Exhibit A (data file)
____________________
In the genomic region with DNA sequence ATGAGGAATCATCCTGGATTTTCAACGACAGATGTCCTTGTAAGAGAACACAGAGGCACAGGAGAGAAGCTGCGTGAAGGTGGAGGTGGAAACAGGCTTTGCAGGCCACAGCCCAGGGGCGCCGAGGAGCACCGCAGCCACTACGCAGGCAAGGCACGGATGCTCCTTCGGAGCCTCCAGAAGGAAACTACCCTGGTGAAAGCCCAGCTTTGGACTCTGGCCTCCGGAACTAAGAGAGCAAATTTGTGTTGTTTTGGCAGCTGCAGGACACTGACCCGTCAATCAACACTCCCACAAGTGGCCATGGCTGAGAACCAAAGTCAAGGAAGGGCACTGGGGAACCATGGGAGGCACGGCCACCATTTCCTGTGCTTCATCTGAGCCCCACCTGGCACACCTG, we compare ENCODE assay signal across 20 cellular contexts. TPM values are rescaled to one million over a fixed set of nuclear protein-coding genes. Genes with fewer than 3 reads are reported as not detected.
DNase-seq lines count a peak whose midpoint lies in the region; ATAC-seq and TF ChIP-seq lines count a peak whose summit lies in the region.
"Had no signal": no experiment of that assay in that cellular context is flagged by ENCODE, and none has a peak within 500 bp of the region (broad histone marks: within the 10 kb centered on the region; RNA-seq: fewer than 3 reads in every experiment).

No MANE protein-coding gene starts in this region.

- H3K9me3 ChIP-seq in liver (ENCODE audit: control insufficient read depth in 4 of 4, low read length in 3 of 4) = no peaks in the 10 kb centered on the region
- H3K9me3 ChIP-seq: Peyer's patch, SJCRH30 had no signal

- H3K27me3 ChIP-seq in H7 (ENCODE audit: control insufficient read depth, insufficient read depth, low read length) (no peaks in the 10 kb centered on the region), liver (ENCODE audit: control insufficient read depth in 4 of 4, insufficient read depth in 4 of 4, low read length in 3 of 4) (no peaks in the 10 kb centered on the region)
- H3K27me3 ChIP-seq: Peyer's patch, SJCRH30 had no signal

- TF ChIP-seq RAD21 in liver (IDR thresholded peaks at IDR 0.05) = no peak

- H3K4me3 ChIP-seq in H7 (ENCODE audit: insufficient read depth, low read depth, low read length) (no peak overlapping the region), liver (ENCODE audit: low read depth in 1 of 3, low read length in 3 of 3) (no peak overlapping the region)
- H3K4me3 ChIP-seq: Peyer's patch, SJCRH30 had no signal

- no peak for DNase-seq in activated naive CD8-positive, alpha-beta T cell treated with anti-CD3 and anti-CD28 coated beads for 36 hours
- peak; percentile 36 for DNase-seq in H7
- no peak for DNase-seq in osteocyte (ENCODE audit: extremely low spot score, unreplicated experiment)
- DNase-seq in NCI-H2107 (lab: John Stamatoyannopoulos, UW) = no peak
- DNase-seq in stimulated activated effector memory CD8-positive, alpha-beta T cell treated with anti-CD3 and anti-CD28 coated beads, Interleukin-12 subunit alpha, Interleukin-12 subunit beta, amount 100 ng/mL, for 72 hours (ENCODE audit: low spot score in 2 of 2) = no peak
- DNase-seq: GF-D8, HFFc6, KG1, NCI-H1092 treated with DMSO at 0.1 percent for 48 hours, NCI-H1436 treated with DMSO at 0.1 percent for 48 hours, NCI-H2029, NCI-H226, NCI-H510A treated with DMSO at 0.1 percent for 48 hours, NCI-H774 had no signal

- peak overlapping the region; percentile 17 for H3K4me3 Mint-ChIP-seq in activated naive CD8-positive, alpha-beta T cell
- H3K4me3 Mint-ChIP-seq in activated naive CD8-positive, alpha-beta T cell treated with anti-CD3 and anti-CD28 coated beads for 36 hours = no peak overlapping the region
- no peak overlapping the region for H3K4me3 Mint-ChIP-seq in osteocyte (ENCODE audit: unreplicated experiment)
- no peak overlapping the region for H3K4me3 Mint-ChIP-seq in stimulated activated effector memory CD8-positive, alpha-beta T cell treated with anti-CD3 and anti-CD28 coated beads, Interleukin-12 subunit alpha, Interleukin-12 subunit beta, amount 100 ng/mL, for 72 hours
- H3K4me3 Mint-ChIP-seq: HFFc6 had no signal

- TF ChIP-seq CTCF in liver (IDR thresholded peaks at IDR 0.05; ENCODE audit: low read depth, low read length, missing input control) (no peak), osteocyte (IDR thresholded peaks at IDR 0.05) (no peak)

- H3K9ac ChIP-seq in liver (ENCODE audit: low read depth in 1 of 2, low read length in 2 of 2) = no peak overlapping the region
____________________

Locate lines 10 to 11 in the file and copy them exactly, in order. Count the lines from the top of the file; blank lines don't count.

- H3K4me3 ChIP-seq in H7 (ENCODE audit: insufficient read depth, low read depth, low read length) (no peak overlapping the region), liver (ENCODE audit: low read depth in 1 of 3, low read length in 3 of 3) (no peak overlapping the region)
- H3K4me3 ChIP-seq: Peyer's patch, SJCRH30 had no signal